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The renegotiation of the North American Free Trade Agreement, or NAFTA, is at the center of a debate over food labeling and public health.

NAFTA, started in 1994, is an agreement regulating trade between the U.S., Canada, and Mexico. The agreement removed taxes on goods traded between the three countries. President Donald Trump has called NAFTA “the worst trade deal in history” and threatened to take America out of the agreement, leading to renegotiations that are now taking aim at food labels that could improve consumers’ ability to make educated decisions about healthy eating.

Since 2016, Chile has been at the forefront of efforts to place simple labels on foods in order to better educate consumers. The country places symbol-based warning labels on junk foods in order to easily communicate to consumers that they have high in calories, salt, sugars, or saturated fat.

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Canada and Mexico are reported to be considering a similar system of warning labels. Canada has recently started taking comments on which of four labels do the best job of communicating information about sodium, sugars, and saturated fat to consumers.

But renegotiation for NAFTA under the Trump administration could stop these efforts to improve food labels in their tracks.

The administration is using the trade talks to limit the ability of Mexico, Canada, and the U.S. to label foods the way that Chile does, in order to protect the interests of American food and beverage companies, according to confidential documents, reports the New York Times.

“The industry doesn’t like its foods being called not healthy,” said Barry Popkin, a nutrition policy researcher at the University of North Carolina.

“So what you have is an obesity lobby, trying to work across the three countries to force the NAFTA negotiators to accept this language versus all the public health and medical interest groups which are saying we’re in a big crisis now in our countries,” added Popkin. “And we really need to do something to change the diet.”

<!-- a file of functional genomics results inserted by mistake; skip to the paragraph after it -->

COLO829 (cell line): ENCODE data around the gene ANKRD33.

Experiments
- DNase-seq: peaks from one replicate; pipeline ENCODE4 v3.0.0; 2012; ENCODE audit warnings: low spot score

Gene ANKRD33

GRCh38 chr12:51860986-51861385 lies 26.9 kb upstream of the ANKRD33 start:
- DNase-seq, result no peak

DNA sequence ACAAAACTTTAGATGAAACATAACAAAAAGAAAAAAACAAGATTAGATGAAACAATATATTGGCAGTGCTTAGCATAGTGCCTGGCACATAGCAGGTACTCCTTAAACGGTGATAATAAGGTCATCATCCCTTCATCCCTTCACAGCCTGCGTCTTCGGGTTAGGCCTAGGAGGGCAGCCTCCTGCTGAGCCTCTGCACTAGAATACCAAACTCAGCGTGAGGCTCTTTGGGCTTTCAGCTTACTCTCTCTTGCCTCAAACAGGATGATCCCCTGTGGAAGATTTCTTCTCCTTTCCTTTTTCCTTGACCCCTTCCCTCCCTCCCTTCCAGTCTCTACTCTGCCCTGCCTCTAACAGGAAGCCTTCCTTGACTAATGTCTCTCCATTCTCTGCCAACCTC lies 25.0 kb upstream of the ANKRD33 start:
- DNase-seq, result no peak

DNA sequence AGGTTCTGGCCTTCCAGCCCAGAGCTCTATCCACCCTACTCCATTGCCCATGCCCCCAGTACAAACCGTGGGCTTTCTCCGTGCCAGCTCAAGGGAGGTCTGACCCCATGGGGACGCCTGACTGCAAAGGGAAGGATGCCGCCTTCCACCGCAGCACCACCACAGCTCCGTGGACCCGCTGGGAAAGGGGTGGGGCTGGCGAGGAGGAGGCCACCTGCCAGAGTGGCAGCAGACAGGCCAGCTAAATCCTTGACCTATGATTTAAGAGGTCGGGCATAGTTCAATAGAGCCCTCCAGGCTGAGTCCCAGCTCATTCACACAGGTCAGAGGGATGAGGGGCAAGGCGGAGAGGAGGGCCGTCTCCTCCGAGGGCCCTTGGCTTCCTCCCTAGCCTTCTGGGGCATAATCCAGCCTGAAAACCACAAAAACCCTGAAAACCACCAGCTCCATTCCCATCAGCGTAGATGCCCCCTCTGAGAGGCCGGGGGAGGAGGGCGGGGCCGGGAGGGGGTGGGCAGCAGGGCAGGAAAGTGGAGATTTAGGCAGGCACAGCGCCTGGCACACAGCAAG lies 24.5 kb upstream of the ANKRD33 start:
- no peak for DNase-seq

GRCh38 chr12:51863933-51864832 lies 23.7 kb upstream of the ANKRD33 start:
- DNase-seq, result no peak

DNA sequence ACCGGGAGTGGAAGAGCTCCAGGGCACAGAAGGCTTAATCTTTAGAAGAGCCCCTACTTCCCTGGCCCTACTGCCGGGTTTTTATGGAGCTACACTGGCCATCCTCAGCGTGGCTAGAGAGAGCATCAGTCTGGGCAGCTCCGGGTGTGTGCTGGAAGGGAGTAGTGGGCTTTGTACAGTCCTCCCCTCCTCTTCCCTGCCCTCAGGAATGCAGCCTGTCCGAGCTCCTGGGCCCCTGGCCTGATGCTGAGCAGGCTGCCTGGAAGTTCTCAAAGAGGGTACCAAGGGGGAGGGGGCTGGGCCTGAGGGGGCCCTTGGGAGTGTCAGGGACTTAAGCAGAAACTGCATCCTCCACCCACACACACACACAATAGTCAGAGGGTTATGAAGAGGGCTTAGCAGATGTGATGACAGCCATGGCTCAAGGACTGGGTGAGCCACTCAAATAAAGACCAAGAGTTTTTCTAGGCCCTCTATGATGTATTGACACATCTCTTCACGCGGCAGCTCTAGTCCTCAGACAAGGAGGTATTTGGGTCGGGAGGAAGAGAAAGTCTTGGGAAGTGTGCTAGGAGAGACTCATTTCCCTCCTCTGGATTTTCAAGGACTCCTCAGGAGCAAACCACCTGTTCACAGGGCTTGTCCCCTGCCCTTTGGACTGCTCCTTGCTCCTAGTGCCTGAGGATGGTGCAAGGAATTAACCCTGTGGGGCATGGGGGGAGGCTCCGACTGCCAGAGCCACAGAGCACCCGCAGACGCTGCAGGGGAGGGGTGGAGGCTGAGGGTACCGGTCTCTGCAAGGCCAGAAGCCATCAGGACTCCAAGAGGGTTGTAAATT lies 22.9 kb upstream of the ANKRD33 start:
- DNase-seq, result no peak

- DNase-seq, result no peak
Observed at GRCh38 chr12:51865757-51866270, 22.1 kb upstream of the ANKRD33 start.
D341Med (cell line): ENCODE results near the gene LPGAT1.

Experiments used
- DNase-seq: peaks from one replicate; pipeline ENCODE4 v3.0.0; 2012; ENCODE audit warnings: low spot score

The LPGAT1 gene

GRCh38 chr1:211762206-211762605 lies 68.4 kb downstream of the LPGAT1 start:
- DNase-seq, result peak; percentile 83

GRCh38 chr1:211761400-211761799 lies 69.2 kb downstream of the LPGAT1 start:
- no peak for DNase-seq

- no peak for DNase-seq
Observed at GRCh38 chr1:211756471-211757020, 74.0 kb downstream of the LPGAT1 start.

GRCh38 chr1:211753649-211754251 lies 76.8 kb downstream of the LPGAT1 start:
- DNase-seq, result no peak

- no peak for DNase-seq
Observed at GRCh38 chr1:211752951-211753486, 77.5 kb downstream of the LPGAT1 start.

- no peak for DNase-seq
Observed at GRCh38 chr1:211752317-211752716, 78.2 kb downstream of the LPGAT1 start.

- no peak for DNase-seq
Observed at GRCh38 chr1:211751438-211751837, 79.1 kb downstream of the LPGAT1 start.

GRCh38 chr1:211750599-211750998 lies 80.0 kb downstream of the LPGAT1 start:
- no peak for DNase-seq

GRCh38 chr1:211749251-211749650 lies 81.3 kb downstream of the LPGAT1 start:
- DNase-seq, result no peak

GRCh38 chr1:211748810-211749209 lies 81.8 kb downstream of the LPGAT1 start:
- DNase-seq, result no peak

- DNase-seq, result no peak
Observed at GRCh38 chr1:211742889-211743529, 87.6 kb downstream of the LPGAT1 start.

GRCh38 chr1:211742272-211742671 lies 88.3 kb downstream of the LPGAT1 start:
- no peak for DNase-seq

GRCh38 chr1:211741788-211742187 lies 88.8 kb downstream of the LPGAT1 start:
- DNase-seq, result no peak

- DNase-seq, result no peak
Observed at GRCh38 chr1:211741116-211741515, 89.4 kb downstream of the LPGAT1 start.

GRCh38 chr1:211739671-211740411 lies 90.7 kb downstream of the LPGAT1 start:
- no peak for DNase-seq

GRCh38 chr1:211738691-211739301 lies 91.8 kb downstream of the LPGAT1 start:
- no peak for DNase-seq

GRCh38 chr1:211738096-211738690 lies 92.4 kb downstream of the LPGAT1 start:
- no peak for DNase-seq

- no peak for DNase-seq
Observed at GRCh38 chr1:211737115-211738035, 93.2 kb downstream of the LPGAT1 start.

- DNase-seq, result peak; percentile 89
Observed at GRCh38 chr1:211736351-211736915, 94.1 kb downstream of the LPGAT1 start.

The Office of the United States Trade Representative has drafted a proposal looking to curb efforts to institute any warning symbols that “inappropriately denotes that a hazard exists from consumption of the food or nonalcoholic beverages,” the Times reports.

The Grocery Manufacturers of America has backed voluntary labeling efforts rather than the mandatory labeling of fats and sugars like in Chile.

Some products in the U.S. already carry voluntary labels like the Facts Up Front label for foods and beverages, which show the amount of saturated fat, sodium, and sugars in a product alongside calories, vitamins and other nutrients.

Facts Up Front

University of North Carolina researcher Shu Wen Ng, who studies global anti-obesity policies, said that labels like Facts Up Front are “confusing” for consumers and that there’s “too much information to digest across nutrients.”

“Consumers are not dietitians,” said David Hammond, a professor at the University of Waterloo who’s working to help Canada develop their new food labels. “We have study after study showing how people don’t know how to use the numbers [in traditional food labels].”

“It doesn’t surprise me that the food companies who manufacture products high in sugar and sodium don’t want a label telling consumers these are high in sugar and sodium,” added Hammond. “They are within their right to lobby. But let’s not confuse the industry’s interest with the consumers’ and public health interest.”

The provision could have a chilling effect for new labeling efforts in the Americas and elsewhere, according to the Corporate Europe Observatory’s Lora Verheecke.

“It kind of kills a law before it can be written,” Verheecke said. “And once you put it in one trade agreement, it can become the precedent for all future deals with future countries.”

Democratic Texas representative Lloyd Doggett argued that the attempt to curb labeling is a threat to public health.

“Today, I questioned U.S. Trade Rep Robert Lighthizer in a Ways & Means hearing on the public health impacts of current NAFTA negotiations,” Doggett said in a tweet. “We must not let private interests, like Big Tobacco, Big Pharma & the Obesity Lobby subvert public health through such agreements.

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